What are reproductive health hazards?

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A reproductive hazard is anything that has harmful effects on the male or female reproductive system and/or the development of a fetus. These hazards can be chemicals (such as pesticides), physical agents (such as X rays), or work practices (such as heavy lifting).

Since women bear children, reproductive hazards are often considered a woman's problem. However, reproductive health means more than having healthy babies; men also experience reproductive disorders, such as impotence, decreased sperm count, and defective sperm. Infertility in sex, a miscarriage early in pregnancy, and a baby with disabilities at birth can all be signs of a toxic environment.

Reproductive disorders affecting women also include menstrual problems, low birth weight, premature births, developmental disorders, and birth defects. When toxic substances disrupt the reproductive hormones, they can cause menstrual disorders or loss of sex drive, or they can damage the ovaries directly. Substances in the environment can also harm the genetic material in a woman's eggs.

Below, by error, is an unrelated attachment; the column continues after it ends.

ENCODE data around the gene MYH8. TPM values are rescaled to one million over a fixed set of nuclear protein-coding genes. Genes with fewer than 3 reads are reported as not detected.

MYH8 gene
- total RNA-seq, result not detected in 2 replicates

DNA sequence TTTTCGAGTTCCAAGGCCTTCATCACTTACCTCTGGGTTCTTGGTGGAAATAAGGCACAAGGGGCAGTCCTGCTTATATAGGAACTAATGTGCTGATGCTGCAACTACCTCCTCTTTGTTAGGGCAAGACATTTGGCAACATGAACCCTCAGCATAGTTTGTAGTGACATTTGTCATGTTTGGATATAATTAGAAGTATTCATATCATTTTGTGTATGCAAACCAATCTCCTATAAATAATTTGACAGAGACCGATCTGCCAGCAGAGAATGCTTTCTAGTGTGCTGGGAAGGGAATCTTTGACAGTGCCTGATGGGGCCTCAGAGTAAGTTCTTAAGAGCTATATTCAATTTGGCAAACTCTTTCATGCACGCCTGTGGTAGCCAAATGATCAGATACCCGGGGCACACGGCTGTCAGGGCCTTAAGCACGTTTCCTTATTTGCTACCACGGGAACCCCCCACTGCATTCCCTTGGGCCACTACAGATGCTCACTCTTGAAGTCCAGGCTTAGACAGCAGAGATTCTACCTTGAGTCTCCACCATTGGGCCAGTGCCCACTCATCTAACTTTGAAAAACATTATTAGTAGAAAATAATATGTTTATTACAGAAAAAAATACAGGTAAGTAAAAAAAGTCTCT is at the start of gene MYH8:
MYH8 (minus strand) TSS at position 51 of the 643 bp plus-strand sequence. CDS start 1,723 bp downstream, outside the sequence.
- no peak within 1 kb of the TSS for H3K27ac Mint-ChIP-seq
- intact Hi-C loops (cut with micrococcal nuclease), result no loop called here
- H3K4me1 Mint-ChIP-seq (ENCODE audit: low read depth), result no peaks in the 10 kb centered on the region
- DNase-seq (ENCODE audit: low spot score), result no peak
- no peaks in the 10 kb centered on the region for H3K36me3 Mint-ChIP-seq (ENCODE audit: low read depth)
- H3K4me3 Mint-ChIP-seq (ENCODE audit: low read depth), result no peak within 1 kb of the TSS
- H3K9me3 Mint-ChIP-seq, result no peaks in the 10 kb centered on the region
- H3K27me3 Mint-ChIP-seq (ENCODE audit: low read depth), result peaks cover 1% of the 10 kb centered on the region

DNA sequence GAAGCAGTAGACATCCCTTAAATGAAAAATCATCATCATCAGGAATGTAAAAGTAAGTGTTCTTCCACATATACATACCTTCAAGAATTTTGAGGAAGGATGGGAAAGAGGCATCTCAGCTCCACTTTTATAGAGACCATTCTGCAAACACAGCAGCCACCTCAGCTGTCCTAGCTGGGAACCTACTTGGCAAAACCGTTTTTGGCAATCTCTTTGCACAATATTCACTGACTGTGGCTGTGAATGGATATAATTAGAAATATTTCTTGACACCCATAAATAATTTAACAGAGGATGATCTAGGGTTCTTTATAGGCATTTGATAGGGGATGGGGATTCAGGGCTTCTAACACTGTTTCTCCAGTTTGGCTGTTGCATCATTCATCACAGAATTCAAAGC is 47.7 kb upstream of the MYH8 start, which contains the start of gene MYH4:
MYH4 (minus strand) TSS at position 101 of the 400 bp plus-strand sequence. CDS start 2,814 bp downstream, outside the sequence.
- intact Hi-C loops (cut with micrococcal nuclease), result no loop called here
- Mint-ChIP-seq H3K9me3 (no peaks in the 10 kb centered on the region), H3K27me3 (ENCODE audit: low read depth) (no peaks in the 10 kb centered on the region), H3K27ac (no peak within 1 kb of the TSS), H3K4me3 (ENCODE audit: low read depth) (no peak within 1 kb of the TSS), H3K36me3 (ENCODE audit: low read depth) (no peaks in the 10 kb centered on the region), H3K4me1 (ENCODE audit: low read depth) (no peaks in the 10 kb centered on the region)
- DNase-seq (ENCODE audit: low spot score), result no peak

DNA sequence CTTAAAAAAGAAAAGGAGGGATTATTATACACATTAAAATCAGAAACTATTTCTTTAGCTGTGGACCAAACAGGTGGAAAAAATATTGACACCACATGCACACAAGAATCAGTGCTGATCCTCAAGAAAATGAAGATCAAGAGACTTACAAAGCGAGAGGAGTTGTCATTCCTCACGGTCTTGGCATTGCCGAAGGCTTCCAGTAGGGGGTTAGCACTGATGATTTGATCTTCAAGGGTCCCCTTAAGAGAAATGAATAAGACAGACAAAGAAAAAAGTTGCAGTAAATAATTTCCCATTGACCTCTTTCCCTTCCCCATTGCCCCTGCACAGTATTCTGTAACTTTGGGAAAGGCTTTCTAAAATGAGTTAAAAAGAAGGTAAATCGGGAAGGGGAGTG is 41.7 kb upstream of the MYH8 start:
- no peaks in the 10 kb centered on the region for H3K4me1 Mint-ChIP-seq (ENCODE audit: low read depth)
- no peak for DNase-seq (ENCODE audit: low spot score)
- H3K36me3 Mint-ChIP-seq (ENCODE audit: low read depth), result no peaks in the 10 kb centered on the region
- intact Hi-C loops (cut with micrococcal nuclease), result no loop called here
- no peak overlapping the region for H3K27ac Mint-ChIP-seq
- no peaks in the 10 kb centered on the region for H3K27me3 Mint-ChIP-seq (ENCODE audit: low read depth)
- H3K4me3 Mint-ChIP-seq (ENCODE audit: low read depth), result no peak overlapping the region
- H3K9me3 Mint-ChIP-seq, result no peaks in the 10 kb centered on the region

Numerous occupational hazards (such as lead, solvents, and some pesticides) are known to affect reproductive functions. Chemicals used in the workplace have been shown to affect reproduction in animals, though most have not been studied in humans. Activities that upset the normal hormonal balance of the reproductive system (such as shift work) and substances that change estrogen levels or mimic the effects of estrogen (such as pesticides) need further study, too. Not enough attention has been paid to the effect on fertility and pregnancy of physical factors, such as prolonged standing, reaching, or lifting, or to the interactive effects of workplace stressors and toxic exposures.

Our Bodies, Ourselves: A New Edition for a New Era

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Our Bodies, Ourselves: A New Edition for a New Era

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Important: This content reflects information from various individuals and organizations and may offer alternative or opposing points of view. It should not be used for medical advice, diagnosis or treatment. As always, you should consult with your healthcare provider about your specific health needs.